Top Ten Reasons Why Being a Skeptic is Fulfilling

The following is a guest post from Jeffrey Olsson, former Anglican priest and current president of the Humanist Association of Manitoba. Jeff can be found at the Leave Faith Behind blog (from which this entry is cross-posted), and his book is available on Amazon.


Top Ten Reasons Why Being a Skeptic is Fulfilling

1. As a skeptic you love science and know that the scientific method is the best method mankind has ever invented to understand who we are, how we got here, and how we can improve our lot in this universe. You know that if we refrain from asking the hard questions we give up making a better life for mankind.

2. You know that reality is a puzzle and that it will take a lot of effort to understand it. At times truth goes against what seems to be common sense. You have discovered that the struggle to understand reality reveals truths that are, at times, deeply profound. That knowledge will keep you searching the for the truth for the rest of your life.

3. Your drive to discover the truth about who we are and what is real has revealed contradictions to your prized personal beliefs and your most deeply held prejudices. Your belief in a God (or Gods) is probably already gone. You have learned to adjust your beliefs to match reality rather than remain prejudiced. You possess a willingness to learn accompanied by a willingness to change, that’s why your skepticism makes you a better person.

4. I have only ever met one group of people who cheer when they have been proven wrong. Skeptics. Especially those who employ scientific skepticism. You may be bold when you ask those annoyingly tough questions, but underneath it all you are humble enough to know when you have discovered the truth. After all, evidence is evidence and that’s good enough for you.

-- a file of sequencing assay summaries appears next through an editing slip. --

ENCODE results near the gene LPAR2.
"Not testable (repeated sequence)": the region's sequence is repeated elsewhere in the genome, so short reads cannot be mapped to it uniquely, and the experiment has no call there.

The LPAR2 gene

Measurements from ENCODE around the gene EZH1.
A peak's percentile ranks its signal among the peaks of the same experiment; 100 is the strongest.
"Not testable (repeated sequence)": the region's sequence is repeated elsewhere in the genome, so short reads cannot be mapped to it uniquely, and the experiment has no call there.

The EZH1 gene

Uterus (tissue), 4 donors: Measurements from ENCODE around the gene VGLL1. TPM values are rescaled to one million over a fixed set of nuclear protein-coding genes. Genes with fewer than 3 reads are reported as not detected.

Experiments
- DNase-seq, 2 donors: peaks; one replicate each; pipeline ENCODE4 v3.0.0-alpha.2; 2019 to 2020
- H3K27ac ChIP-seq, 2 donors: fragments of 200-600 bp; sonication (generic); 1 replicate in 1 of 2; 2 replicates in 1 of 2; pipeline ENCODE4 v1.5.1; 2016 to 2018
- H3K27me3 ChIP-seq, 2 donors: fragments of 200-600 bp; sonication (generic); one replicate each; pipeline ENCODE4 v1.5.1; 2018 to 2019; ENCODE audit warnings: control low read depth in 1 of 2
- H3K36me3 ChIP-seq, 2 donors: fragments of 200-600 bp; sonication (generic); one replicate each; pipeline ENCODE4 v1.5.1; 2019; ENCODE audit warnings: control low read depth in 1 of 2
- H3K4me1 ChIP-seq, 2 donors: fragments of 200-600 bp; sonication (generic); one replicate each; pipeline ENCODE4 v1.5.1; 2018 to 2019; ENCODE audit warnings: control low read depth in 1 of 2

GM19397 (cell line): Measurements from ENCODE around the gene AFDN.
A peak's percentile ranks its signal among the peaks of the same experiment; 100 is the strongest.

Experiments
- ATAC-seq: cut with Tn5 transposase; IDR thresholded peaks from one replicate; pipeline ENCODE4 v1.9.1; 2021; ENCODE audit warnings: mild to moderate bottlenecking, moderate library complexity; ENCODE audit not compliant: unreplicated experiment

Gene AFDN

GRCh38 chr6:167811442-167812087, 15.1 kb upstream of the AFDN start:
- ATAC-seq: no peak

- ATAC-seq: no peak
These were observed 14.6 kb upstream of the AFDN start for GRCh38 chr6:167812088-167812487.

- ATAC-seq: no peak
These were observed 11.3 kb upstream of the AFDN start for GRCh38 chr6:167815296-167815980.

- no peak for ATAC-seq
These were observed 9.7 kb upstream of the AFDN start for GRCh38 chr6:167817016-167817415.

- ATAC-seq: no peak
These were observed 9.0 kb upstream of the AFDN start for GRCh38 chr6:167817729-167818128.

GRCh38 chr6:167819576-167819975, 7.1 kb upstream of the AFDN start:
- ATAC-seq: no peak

5. You understand that being skeptical on it’s own just doesn’t cut it. You temper the need to be skeptical with an openness to new ideas and a willingness to let others prove themselves. This means that the road to understanding is long, complicated, potentially confusing, and sometimes frustrating. But that’s ok, real joy comes when you finally untangle the truth.

6. You understand the need to question authority. This may be the most uncomfortable part of being a skeptic, but you know that anyone who claims to know best for everyone else must themselves be subject to scrutiny. It is at this point that many skeptics realize who their real friends are. Go ahead and ask those tough questions when a politician puts forth a seemingly crazy idea using public money, or when a sunday school teacher tells your children they risk going to hell. Pull out the test equipment when someone claims there is a ghost. We’ll stand with you. We may even applaud.

7. You are willing to admit it when you don’t know and you are big enough person to handle ambiguous concepts. What came before the Big Bang? You don’t know. Is there life after death? You don’t know and you are ok with that. Which leads me to my next point…

8. Your willingness to admit you don’t know all of the answers to the many mysteries we face is your greatest asset. Why? Because it leads you to ask the questions that others miss. One day humankind may eventually tease out the answers to questions like the ones above, but you know that day will never come until some one willing to admit they do not know dares to speculate about how we can figure out the real answers. When you see others ask those questions it makes you feel like cheering.

9. You understand what it is to “stand on the shoulders of giants” and you enjoy the education it entails. Learning is fun and you are first to dig in to the books. By learning what those before you have discovered, you unfold the tapestry of knowledge that has brought so many of the advances that our society enjoys. You work to advance the knowledge of those giants who went before you.

10. Through your skeptical endeavors you have found your social conscience, a sense of camaraderie and have made friends for a lifetime. To spend your life working in the sciences is to live a life of privilege, discovery and enlightenment. Prior to the last century, only a select few of us could ever have dreamed of living such a life of discovery.

Congratulations, you have learned to think!


Thanks, Jeff!

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